CBS has given a 13-episode, straight to series order to Zoo, based on James Patterson’s best-selling novel. Zoo is ‘a global thriller about a wave of violent animal attacks against humans across the planet. As the assaults become more cunning, coordinated and ferocious, a young renegade biologist is thrust into the race to unlock the pandemic’s mystery before there’s no place left for people to hide.’
The novel was an international bestseller and script for the premiere was written by the highly regarded Jeff Pinkner (Fringe, Lost), Josh Appelbaum (Alias, Happy Town), Andre Nemec (Mission Impossible: Ghost Protocol) and Scott Rosenberg (High Fidelity, Happy Town). The four will also serve as executive producers on the series. For more details, check out the press release after the jump.
Jeff Pinkner and J.H. Wyman have, in Fringe [Fox, Friday, 10/9C], created a series that looks at alternate worlds in a way is fresh for TV. As the fourth season comes to a conclusion, news has come that the low-rated series has been given a thirteen episode order for a fifth and final season to wrap up the story in an appropriate fashion.
Last week, I took part in a conference call with Pinkner and Wyman as they talked about the conclusion of season four and whether a fifth season of thirteen episodes would be enough for them to conclude their story properly. Note that the call took place before last week’s episode, which featured the return of Leonard Nimoy as William Bell.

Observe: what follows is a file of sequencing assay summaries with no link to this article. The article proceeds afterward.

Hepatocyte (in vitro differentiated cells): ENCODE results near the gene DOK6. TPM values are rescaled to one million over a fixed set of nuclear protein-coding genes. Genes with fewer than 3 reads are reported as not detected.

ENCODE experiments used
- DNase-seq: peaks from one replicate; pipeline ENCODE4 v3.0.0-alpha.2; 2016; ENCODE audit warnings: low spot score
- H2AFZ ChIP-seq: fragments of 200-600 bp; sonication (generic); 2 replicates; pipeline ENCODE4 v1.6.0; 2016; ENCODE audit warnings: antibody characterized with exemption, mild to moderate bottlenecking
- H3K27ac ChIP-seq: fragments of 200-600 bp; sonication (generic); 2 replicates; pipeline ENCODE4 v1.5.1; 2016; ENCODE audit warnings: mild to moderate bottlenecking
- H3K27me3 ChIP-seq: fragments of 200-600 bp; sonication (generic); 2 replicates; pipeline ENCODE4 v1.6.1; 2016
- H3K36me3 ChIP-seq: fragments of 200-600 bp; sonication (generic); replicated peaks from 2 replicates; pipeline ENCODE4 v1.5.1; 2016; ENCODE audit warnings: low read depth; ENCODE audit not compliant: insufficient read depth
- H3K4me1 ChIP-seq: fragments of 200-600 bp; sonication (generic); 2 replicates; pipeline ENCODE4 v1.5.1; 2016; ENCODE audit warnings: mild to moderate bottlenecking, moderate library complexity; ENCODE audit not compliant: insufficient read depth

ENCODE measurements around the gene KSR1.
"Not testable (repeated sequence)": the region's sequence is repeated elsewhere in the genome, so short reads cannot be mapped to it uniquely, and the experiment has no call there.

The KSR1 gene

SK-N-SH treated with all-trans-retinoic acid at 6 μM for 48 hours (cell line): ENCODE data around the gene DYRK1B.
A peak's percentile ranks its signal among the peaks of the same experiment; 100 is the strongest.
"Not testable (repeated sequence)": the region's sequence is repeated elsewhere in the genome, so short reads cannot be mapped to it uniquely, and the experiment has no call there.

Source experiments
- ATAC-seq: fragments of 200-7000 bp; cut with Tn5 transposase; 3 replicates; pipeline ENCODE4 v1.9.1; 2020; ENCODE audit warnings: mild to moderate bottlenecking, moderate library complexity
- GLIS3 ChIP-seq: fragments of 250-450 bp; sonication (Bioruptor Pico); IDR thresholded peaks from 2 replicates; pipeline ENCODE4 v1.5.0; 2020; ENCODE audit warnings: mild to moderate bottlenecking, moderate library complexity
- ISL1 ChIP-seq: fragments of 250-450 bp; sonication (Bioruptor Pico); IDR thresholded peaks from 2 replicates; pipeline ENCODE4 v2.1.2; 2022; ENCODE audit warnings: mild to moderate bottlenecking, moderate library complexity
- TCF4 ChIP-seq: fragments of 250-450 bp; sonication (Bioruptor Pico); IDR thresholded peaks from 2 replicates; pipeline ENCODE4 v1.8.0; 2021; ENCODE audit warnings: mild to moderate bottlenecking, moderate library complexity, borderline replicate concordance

For diehard Fringe [Fox, Fridays, 9/8C] fans, things are getting pretty intense as season four heads into its second half. This week’s episode, The End of All Things finds Peter inside an Observer’s mind and that’s not even its strangest bit.
Yesterday, Fringe showrunners Jeff Pinkner and J.H. Wyman spoke with a group of journalists/bloggers about the ep – and teased a Nina-centric ep.
Fans of Fringe [premiering on Fox tonight at 10/9C] are among the fiercest around, hence Fox giving the show a fourth season – even if it’s on Friday nights and faces stiff competition from The CW’s supernatural and NBC’s Grimm. It will take a lot of imagination and vision to face down those odds – especially since they disappeared the show’s male lead, Peter Bishop, in last season’s finale.
Earlier this week, I had the opportunity to take part in a conference call Q&A with Fringe’s executive producers, Jeff Pinkner and J.H. Wyman, who talked about the upcoming season. They sounded excited by the challenges they face this year, and promised more of the adventurous storytelling for which the show has become known.